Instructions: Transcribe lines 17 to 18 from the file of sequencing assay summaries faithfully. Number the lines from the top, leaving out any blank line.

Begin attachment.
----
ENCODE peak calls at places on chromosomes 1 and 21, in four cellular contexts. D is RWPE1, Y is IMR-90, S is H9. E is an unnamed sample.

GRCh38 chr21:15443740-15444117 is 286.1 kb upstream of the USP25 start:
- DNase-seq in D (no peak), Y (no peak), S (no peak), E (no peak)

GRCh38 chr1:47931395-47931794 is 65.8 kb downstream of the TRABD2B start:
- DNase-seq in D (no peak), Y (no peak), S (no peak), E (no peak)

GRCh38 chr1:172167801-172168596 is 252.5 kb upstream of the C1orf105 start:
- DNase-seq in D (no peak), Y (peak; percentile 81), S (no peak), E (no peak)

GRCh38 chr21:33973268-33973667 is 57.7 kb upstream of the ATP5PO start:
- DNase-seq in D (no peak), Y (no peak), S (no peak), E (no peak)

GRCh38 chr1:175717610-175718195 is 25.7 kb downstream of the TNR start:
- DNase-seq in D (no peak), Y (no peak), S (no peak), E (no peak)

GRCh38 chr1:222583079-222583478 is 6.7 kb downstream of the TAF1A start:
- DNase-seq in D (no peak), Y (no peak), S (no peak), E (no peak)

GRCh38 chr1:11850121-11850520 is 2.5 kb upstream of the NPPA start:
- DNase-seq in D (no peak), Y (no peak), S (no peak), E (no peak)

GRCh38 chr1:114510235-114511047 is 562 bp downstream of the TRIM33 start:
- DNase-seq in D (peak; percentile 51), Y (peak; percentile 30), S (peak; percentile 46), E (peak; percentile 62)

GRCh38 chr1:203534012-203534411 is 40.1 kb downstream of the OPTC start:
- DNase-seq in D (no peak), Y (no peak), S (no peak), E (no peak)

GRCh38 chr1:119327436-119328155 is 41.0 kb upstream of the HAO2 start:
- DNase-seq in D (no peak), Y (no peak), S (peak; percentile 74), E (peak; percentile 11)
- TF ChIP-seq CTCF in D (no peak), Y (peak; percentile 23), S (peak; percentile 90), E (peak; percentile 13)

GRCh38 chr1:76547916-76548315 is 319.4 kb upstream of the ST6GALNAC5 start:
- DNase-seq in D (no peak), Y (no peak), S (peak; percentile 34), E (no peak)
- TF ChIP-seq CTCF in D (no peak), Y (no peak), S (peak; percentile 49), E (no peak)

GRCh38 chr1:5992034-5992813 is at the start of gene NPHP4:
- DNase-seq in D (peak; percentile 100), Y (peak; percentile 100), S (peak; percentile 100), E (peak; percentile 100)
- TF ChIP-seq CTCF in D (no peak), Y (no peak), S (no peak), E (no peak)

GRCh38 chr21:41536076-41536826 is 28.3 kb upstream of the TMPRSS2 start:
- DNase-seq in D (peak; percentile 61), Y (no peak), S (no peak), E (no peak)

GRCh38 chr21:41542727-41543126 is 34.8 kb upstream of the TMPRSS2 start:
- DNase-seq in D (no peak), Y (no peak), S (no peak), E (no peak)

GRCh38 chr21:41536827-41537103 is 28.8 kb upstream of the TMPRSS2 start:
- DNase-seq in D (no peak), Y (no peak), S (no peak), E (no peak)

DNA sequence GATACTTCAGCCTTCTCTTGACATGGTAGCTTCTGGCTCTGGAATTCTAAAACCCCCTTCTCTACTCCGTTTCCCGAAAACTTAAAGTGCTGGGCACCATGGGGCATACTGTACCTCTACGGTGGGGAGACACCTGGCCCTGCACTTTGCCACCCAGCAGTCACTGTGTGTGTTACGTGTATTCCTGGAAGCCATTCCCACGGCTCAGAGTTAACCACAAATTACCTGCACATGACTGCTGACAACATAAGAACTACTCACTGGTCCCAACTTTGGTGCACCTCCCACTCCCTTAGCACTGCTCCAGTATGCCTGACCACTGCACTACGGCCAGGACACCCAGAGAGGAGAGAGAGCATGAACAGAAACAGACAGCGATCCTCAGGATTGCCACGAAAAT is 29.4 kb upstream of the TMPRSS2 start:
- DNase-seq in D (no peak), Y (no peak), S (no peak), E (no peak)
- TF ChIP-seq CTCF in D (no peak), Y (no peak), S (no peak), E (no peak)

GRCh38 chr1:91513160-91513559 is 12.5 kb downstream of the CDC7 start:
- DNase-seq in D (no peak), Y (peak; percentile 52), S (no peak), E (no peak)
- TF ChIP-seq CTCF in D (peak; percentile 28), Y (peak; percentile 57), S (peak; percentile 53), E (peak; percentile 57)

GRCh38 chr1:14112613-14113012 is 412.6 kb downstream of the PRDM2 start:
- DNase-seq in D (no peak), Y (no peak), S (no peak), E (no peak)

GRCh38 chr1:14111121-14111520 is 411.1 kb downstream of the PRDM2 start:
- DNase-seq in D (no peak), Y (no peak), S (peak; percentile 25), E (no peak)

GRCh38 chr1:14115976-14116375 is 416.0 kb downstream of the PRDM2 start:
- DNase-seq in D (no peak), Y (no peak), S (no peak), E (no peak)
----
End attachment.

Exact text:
- DNase-seq in D (peak; percentile 51), Y (peak; percentile 30), S (peak; percentile 46), E (peak; percentile 62)

GRCh38 chr1:203534012-203534411 is 40.1 kb downstream of the OPTC start: